How America outstrips the rest of the world on gun ownership

The US boasts ownership of 120 guns per 100 people, more than twice as high as next ranked Yemen with 52

NEW YORK, NY - AUGUST 5: A young girl looks on as she attends a vigil for the victims of the recent mass shootings in El Paso, Texas and Dayton, Ohio, in Grand Army Plaza on August 5, 2019 in the Brooklyn borough of New York City. Lawmakers and local advocates called on Congress to enact gun control legislation and encouraged citizens to vote for politicians who would support those measures.   Drew Angerer/Getty Images/AFP

As debate rages in the US over lax gun ownership laws on the back of two mass shootings this week, a comparison between it and the rest of the world best illustrates the vast stockpile of civilian firearms in the country.

Ranked first for civilian gun ownership, America has an estimated 393.3 million firearms, both legal and illegal. That’s 322 million more than second-placed India which has 71.1 million civilian firearms.

China (49.7 million), Pakistan (43.9 million) and Russia (17.6 million) make up the rest of the top five countries ranked for total civilian firearms held. Combining all three, including India, would still fail to eclipse America’s total number of guns owned.

According to the Small Arms Survey, more people in the US own guns compared to war-struck Yemen, where 14.9 million firearms are in the hands of civilians.

However, the picture changes when guns per 100 residents is taken into consideration.

Yemen falls in second place by this measure with 52.8 guns per 100 people, behind America’s 120.5 guns per 100 people.

Only one other Middle Eastern country ranked in the top 25 countries for gun ownership per capita; Iraq has 19.6 guns for every 100 people, on a par with Germany and less than Finland’s 32.4, surprisingly for a country often held in high regard.

Former US President Barack Obama on Monday spoke of his frustration of being unable to pass gun law restrictions during his tenure in the Oval Office.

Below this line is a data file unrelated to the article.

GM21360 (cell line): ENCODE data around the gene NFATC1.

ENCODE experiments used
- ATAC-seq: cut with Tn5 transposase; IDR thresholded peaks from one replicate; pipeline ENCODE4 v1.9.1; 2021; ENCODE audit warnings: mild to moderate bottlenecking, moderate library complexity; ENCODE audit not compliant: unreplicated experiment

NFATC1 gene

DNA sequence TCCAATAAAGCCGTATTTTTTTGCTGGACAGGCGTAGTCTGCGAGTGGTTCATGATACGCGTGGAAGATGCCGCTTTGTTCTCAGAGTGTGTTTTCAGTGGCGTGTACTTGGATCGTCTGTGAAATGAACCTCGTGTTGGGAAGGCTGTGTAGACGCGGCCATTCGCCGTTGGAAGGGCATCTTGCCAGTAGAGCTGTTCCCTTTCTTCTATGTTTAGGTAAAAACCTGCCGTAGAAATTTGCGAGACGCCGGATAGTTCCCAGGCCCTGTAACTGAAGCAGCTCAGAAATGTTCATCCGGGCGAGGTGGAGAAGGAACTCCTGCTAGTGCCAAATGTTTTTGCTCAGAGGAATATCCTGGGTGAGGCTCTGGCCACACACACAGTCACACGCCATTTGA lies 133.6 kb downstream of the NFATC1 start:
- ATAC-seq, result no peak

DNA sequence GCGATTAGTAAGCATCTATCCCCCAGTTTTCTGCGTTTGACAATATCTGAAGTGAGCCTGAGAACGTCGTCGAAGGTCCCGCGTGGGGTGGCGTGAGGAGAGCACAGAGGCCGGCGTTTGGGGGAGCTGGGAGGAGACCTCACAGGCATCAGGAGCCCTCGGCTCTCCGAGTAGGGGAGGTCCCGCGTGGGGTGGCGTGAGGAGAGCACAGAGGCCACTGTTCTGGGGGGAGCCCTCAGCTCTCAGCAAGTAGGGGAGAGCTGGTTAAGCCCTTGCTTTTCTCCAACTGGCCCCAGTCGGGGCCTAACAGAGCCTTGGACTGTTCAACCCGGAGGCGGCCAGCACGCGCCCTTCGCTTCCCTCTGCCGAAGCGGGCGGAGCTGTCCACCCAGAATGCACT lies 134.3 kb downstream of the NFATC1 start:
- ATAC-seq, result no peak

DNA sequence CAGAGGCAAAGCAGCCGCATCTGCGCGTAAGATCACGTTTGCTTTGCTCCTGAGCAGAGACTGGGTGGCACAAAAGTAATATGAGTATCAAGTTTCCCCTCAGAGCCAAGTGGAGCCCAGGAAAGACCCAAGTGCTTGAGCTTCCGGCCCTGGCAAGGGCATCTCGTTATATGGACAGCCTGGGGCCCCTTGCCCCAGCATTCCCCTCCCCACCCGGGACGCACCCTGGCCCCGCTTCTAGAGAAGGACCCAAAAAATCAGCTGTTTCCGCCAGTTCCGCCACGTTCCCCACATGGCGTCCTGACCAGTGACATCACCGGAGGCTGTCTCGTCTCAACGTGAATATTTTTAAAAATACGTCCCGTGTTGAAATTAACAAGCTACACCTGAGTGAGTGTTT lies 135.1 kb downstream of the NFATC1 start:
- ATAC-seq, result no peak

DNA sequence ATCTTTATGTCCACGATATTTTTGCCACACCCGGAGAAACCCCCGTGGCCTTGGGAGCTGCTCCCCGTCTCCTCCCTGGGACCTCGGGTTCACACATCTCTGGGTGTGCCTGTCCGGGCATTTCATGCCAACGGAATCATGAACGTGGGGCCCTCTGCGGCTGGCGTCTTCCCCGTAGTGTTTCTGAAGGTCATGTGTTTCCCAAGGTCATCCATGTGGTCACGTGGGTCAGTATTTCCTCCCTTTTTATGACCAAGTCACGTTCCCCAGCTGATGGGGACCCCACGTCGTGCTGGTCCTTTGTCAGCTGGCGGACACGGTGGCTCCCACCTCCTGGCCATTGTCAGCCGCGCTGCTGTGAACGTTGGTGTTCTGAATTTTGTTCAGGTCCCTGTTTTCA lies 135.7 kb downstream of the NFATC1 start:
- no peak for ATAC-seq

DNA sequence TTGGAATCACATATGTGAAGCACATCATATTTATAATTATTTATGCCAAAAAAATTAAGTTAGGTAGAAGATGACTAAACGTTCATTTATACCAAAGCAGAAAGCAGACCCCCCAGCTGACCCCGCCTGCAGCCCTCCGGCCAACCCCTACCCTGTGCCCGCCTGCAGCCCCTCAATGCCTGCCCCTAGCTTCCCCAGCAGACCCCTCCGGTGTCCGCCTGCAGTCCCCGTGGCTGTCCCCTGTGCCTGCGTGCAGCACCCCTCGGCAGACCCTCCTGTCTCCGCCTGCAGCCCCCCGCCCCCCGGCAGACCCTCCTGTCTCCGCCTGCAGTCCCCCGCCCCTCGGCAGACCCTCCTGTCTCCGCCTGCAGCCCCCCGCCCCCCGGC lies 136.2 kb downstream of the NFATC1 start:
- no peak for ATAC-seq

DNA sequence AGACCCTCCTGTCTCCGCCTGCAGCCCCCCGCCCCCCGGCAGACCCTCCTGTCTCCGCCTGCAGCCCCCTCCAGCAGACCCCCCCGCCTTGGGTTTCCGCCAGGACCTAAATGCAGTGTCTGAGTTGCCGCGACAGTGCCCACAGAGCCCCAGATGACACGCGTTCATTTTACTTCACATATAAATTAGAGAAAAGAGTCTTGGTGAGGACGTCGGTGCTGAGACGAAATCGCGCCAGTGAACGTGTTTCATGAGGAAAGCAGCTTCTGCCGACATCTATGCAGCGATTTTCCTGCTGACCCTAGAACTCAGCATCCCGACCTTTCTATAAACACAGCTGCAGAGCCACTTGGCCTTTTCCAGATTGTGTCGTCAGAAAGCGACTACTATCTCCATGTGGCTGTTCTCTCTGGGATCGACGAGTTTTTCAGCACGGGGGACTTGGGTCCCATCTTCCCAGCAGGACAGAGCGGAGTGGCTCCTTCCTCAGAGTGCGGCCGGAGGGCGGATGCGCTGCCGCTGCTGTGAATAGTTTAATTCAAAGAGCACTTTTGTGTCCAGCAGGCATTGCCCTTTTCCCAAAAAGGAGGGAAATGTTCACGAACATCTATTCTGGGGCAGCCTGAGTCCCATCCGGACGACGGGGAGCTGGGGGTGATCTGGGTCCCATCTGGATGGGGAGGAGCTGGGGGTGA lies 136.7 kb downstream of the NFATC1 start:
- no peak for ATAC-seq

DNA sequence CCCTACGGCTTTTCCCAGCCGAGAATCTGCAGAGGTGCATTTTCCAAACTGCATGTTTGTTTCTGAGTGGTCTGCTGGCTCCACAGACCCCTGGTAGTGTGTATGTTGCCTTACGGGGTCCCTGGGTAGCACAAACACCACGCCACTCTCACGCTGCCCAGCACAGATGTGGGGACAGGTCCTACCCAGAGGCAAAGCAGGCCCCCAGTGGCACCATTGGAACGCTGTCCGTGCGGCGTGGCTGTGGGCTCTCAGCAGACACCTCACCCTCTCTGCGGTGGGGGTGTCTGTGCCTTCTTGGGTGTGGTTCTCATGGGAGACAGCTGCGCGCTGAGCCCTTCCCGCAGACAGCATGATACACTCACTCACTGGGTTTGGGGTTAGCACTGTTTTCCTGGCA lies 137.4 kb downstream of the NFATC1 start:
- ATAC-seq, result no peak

"No other developed nation tolerates the levels of gun violence that we do," he said.

Since US President Donald Trump’s election to the Oval Office in 2016, anti-immigrant rhetoric has fuelled divisions across the country while he remains silent on pressing gun law reforms.

American policymakers could look to the Middle East, where private gun ownership rules prove to be extensively rigorous and stringent.

In Turkey, only licensed gun owners may lawfully acquire, possess or transfer a firearm. Applicants for a gun owner’s licence in Turkey are required to establish a genuine reason to possess a firearm, must be over the age of 21 and go through background checks including mental health checks. Anyone with a history of domestic violence or criminal activity will see their application rejected.

On the Arabian Peninsula, Oman also restricts sales of firearms through rigorous checks on mental health and criminal history. Guns in Oman are regulated by the Directorate General of Criminal Investigations, who impose a minimum age of 25 for applications. On average, Oman sees a rate of just one death per year from gun misuse.

International firearms prevention database categorises Egypt and the UAE as having severely restrictive gun policies.

US President Trump condemned “bigotry and hatred” following last weekend's mass shootings in El Paso, Texas, and Dayton, Ohio, that killed 31 people.

He blamed video games and mental illness for violence but made no mention of more limits on the sales of actual firearms.